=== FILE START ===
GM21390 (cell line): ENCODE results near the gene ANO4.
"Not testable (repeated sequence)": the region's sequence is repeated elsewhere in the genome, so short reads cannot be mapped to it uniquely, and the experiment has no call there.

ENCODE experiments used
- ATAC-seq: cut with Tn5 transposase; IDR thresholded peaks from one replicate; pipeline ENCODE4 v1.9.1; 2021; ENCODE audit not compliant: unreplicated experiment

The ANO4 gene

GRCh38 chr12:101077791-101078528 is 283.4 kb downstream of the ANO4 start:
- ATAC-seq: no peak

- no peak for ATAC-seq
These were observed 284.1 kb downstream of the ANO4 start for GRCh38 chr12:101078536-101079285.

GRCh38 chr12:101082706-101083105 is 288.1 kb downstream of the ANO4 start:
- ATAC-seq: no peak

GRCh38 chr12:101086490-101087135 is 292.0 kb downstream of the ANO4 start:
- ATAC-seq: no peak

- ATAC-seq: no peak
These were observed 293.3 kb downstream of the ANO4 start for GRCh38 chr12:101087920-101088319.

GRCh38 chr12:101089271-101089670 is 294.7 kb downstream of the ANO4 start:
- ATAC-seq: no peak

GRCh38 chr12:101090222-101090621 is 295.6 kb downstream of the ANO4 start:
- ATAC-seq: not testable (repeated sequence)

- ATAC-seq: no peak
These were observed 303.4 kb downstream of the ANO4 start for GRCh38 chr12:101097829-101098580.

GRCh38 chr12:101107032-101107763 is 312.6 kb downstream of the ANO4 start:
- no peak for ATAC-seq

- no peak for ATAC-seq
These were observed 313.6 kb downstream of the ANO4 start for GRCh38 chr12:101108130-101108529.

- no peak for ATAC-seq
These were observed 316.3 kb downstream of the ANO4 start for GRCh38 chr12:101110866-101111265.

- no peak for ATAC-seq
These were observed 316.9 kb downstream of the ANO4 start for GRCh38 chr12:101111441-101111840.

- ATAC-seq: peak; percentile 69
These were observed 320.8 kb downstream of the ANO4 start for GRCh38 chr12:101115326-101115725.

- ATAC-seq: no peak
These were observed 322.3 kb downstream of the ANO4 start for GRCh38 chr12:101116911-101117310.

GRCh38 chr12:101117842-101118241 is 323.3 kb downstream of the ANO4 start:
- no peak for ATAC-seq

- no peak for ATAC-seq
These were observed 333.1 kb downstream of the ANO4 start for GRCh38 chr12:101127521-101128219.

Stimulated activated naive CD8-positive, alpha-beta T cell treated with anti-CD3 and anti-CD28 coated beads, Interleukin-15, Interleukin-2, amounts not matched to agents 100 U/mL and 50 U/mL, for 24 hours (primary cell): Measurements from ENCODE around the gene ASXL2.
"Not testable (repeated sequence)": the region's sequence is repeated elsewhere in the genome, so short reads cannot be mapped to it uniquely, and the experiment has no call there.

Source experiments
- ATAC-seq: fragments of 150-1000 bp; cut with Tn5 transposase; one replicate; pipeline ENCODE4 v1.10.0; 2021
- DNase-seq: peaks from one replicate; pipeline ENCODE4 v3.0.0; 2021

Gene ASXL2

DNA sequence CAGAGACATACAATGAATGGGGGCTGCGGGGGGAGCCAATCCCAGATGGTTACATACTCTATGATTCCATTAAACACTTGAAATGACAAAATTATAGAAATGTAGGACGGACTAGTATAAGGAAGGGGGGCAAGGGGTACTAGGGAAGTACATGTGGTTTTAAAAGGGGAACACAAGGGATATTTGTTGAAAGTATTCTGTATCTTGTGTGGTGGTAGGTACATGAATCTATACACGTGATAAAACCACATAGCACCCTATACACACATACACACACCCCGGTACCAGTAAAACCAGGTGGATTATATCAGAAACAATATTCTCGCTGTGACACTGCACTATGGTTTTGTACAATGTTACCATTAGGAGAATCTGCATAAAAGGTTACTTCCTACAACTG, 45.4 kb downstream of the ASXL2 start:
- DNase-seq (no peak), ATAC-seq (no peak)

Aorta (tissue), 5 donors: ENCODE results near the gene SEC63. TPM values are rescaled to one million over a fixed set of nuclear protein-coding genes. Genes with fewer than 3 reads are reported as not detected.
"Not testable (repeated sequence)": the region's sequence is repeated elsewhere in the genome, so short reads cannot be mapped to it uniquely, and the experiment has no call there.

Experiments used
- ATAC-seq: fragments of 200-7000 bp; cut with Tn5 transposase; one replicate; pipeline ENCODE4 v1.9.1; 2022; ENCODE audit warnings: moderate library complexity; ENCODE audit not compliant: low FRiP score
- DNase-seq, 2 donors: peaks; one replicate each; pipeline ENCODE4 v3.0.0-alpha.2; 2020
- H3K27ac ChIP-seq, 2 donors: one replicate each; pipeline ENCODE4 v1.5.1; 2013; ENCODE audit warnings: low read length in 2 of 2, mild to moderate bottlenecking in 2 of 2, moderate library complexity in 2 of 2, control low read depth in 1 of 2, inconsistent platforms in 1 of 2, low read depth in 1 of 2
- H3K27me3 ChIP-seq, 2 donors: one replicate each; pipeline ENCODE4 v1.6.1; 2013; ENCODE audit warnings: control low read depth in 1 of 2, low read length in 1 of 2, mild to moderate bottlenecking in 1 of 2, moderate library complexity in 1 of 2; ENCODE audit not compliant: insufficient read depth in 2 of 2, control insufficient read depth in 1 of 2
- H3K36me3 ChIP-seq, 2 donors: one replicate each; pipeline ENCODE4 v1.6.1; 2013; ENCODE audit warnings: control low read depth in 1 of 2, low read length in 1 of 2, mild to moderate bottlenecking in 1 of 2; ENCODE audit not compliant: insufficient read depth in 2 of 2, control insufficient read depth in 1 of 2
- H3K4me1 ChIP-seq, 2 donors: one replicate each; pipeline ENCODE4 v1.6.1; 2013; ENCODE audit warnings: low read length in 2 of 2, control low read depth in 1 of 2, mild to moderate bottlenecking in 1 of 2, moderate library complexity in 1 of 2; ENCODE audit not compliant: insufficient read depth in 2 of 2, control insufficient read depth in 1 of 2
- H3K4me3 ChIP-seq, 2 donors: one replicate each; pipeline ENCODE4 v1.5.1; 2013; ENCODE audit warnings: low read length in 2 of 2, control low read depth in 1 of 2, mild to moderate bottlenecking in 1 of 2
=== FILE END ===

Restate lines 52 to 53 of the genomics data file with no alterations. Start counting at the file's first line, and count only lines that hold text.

- H3K27me3 ChIP-seq, 2 donors: one replicate each; pipeline ENCODE4 v1.6.1; 2013; ENCODE audit warnings: control low read depth in 1 of 2, low read length in 1 of 2, mild to moderate bottlenecking in 1 of 2, moderate library complexity in 1 of 2; ENCODE audit not compliant: insufficient read depth in 2 of 2, control insufficient read depth in 1 of 2
- H3K36me3 ChIP-seq, 2 donors: one replicate each; pipeline ENCODE4 v1.6.1; 2013; ENCODE audit warnings: control low read depth in 1 of 2, low read length in 1 of 2, mild to moderate bottlenecking in 1 of 2; ENCODE audit not compliant: insufficient read depth in 2 of 2, control insufficient read depth in 1 of 2